Thursday, January 3, 2008

Now That's What I Call Moneyball

A study of Warren Buffett's plate discipline:

The theory behind [Ted] Williams' runaway success was quite simple. He split the strike zone into 77 cells, each of which made up the size of a baseball, and rather than swing at anything that made its way into the strike zone, he would swing only at balls within his best cell -- the ones he knew he could hit. If balls didn't enter his best cell, he simply waited for the next one -- even if it meant striking out now and then.

How does this relate to investing and Buffett's success? Buffett, like Williams, will "swing" only at investments that come right down the center, at just the right speed, straight into his best cell. As Buffett describes, the analogy works out better for investors than for baseball hitters because investors can never be struck out. Patient investors can wait around as long as they wish until they are served exactly what they demand.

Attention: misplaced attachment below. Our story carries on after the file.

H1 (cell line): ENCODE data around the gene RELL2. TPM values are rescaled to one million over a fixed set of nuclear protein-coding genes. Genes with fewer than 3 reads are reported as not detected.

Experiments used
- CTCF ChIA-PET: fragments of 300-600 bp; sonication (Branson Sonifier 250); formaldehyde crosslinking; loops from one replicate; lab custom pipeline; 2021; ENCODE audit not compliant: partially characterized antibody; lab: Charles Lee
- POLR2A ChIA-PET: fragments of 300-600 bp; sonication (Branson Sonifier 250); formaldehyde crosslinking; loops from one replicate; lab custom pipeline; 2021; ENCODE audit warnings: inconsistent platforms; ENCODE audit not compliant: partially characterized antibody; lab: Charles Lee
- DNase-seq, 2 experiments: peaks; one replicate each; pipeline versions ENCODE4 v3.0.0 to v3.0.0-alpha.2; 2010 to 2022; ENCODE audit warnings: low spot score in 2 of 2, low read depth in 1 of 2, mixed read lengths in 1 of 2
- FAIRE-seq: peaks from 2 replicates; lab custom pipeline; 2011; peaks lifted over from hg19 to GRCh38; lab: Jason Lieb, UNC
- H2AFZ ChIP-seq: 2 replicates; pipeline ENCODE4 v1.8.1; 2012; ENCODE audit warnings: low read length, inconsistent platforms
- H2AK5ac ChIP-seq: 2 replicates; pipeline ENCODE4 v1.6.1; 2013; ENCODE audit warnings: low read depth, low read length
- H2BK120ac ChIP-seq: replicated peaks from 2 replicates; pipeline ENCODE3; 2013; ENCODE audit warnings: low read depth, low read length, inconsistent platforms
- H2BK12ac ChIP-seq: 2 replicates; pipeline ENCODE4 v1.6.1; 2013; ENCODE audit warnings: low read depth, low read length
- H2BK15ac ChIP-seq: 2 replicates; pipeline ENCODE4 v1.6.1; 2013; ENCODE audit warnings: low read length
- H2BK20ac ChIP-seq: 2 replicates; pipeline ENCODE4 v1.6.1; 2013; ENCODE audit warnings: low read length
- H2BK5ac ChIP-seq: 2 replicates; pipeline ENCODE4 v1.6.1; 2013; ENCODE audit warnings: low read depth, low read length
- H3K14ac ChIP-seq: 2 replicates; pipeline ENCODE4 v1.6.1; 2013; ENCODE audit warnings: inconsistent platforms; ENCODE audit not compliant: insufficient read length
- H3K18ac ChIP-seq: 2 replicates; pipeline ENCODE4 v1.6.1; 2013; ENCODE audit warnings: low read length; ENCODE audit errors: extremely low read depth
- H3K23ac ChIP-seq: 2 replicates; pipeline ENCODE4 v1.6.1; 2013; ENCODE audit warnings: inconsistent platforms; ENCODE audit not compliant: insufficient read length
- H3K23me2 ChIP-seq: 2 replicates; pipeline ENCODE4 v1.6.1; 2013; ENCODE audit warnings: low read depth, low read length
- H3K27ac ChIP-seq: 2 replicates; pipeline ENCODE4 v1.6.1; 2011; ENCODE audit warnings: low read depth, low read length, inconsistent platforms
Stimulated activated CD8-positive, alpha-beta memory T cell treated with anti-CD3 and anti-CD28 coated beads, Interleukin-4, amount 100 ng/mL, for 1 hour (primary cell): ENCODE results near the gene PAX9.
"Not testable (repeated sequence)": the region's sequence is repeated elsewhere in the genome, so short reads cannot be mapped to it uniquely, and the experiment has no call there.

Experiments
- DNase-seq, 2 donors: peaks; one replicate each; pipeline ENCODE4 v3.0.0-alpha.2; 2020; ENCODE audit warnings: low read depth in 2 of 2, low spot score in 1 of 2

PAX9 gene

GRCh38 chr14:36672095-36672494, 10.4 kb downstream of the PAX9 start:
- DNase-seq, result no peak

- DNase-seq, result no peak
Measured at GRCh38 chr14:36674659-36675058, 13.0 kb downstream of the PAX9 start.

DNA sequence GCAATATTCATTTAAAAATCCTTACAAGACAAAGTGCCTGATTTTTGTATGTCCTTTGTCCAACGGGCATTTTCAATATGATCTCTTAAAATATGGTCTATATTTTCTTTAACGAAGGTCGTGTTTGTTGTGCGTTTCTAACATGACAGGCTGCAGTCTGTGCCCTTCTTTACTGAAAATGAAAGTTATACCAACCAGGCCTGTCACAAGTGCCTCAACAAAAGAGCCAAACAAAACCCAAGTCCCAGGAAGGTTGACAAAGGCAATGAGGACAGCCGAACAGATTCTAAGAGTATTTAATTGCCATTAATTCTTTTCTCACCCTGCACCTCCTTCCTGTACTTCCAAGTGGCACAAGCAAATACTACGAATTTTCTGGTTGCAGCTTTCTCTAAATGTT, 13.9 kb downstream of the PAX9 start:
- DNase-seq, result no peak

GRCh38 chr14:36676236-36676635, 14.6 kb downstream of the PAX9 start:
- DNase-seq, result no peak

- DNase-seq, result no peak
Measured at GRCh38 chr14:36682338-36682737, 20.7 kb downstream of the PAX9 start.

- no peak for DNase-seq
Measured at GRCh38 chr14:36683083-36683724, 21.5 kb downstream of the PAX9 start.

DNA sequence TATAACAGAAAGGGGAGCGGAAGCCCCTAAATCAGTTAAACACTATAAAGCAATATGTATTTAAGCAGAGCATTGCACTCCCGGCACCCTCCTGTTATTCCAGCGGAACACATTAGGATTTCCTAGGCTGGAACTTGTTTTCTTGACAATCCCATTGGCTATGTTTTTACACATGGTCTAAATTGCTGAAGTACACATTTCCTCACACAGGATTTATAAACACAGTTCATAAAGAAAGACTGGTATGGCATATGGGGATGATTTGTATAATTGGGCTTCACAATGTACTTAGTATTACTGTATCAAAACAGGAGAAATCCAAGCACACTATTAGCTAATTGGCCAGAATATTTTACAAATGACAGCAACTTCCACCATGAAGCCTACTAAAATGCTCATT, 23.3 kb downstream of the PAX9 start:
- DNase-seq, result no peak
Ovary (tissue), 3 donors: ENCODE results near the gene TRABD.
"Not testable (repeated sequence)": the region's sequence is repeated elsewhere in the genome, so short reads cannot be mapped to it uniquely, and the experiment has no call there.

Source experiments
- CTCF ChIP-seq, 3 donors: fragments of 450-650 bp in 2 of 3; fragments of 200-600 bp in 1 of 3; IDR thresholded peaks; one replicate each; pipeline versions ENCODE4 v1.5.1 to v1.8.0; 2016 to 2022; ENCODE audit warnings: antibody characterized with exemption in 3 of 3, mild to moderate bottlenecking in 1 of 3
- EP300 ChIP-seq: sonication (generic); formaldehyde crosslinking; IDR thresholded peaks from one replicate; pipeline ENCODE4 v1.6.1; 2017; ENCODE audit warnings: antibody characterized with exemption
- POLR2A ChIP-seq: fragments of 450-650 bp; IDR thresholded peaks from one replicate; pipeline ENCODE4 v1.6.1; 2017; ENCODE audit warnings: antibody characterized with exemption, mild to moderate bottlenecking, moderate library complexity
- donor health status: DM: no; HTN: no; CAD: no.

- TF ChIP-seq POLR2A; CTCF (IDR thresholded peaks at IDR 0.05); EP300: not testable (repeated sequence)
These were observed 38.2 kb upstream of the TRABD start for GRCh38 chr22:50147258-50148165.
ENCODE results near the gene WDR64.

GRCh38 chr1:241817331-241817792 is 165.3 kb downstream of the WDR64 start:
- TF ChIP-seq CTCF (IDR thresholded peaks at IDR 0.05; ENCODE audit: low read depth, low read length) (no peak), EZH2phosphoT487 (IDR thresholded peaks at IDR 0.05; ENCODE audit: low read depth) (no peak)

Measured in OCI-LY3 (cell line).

Funny how no one ever criticizes Buffet for clogging up the basepaths.

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